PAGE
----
General Horatio Gates was the commanding general at the Battle of Saratoga, which took place in eastern New York in two phases on September 19th and October 7th, 1777. The conclusive victory resulted in the surrender of British General John Burgoyne’s army and was the immediate cause of France’s agreement to negotiate an alliance with the ragtag colonists, which would force Britain to fight on multiple fronts and would provision the Revolutionaries with much-needed arms and money. The Battle of Saratoga is widely considered America’s greatest victory in the War of Independence.
For some time after Saratoga, General Gates was held in the highest esteem. He and George Washington were treated as equally great heroes, appearing on the cover of almanacs and in contemporary histories as luminaries of the Continental Army. Then things went awry, which is why few people have heard of Gates today while we daily palpate George Washington’s visage on the dollar bill. The main problem was that General Gates had a gigantic ego which led him to take more credit than he may have deserved, and to attempt to secure more power than was wise.
Born in 1727 in Deptford, England, Horatio Gates was the son of a housekeeper with outstanding connections to the aristocracy and a civil servant. His mother’s service for the Duke of Bolton secured a military commission for her son, who ten years later would move to New York and serve under British General Edward Braddock in the French and Indian War. An injury early on in the campaign kept him from doing much field duty, but by all accounts he was an excellent military administrator.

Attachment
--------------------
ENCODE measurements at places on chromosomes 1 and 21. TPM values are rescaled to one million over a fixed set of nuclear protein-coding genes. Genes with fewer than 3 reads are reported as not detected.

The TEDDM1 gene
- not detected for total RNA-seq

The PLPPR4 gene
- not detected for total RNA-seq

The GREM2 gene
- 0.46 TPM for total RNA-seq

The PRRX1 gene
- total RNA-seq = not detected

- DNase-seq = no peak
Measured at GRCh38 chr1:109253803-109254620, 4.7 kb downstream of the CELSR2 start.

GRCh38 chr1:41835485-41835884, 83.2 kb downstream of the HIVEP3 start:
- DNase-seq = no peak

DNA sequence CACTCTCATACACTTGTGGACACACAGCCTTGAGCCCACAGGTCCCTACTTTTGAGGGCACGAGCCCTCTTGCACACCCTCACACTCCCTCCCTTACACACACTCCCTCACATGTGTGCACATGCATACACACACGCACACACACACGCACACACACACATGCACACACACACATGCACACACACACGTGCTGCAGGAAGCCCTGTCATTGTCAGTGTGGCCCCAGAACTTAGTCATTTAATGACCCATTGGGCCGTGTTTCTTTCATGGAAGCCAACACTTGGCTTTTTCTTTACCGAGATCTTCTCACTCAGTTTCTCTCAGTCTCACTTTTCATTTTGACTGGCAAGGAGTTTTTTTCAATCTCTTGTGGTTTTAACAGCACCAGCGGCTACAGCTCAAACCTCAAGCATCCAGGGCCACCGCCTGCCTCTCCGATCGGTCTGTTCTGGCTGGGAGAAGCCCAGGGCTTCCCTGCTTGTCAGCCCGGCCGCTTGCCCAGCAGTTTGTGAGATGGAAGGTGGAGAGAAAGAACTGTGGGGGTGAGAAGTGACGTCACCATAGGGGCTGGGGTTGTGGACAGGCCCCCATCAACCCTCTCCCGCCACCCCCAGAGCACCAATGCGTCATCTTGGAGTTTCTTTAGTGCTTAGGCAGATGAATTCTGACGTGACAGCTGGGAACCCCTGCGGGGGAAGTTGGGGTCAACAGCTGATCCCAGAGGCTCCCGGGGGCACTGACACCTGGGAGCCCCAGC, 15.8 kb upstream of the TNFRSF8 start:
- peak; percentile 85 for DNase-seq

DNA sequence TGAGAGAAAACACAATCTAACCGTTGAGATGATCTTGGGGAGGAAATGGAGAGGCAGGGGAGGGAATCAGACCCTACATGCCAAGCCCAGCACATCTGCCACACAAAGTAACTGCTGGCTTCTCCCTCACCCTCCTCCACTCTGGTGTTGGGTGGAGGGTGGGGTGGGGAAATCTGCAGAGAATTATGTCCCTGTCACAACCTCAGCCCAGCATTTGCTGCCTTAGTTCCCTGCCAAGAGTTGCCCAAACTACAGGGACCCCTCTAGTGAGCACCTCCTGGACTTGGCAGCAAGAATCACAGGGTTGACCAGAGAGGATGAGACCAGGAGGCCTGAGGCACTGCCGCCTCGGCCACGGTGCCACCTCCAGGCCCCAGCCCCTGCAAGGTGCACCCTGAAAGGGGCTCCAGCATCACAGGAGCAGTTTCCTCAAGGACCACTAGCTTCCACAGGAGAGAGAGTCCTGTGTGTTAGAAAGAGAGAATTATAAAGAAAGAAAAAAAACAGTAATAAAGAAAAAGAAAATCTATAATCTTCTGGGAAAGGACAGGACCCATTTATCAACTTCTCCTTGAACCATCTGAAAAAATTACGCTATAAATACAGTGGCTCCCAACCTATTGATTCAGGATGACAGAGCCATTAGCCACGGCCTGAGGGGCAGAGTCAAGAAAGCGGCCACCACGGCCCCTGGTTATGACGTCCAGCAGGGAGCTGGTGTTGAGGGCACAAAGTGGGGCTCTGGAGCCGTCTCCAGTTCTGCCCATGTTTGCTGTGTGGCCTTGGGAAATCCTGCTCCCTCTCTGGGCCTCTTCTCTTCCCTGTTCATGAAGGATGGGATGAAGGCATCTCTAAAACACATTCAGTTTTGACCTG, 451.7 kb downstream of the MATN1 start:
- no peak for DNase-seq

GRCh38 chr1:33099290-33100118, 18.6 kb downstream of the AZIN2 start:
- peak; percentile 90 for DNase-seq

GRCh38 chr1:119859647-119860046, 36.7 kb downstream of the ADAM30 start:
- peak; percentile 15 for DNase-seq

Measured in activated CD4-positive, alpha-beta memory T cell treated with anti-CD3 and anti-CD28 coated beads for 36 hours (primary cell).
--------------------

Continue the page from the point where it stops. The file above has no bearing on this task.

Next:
By 1769, he was over the British army with its strict class-based promotion system that had kept him stuck at the rank of major for years. He sold his commission and bought a small plantation outside Leetown in what was then Virginia and is now West Virginia. When hostilities broke out with Britain in 1775, Gates immediately presented himself to Washington, whom he had known when they both served under Braddock in the French and Indian War, as an experienced candidate for high rank in the nascent US army. Valuing his inside knowledge of British military tactics and his administrative abilities, Washington appointed him Brigadier General and Adjutant General of the Continental Army.
Gates wanted a field command, though. In fact, he wanted the whole command, actively lobbying the Continental Congress in 1776 to appoint him Commander-in-Chief instead of Washington. He had many influential backers, especially among the New England delegates, but Washington’s victories at Trenton (after he famously crossed the icy Delaware River standing up in the front of a rowboat) on December 26th, 1776 and at Princeton on January 2nd, 1777 entrenched his position at the head of the army. General Gates was sent to New York State to help Major General Philip Schuyler, commander of the army’s Northern Department.
When Schuyler lost Fort Ticonderoga to the British, Gates saw his chance (even though he was plenty involved in the failed campaigns). Congress appointed him commander of the Northern Department in August of 1777, a month before the initial encounters with General Burgoyne’s troops at Saratoga.
There is much debate on the question of how much credit he deserves for the victory there. His field generals, most notably Benedict Arnold, did much of the on-the-ground fighting, and Arnold’s greatest success repelling a British attack on the left flank happened against Gates’ orders. Arnold was shot in the leg in that battle. The shot broke his leg and killed his horse, which then fell on top of him and broke his leg some more.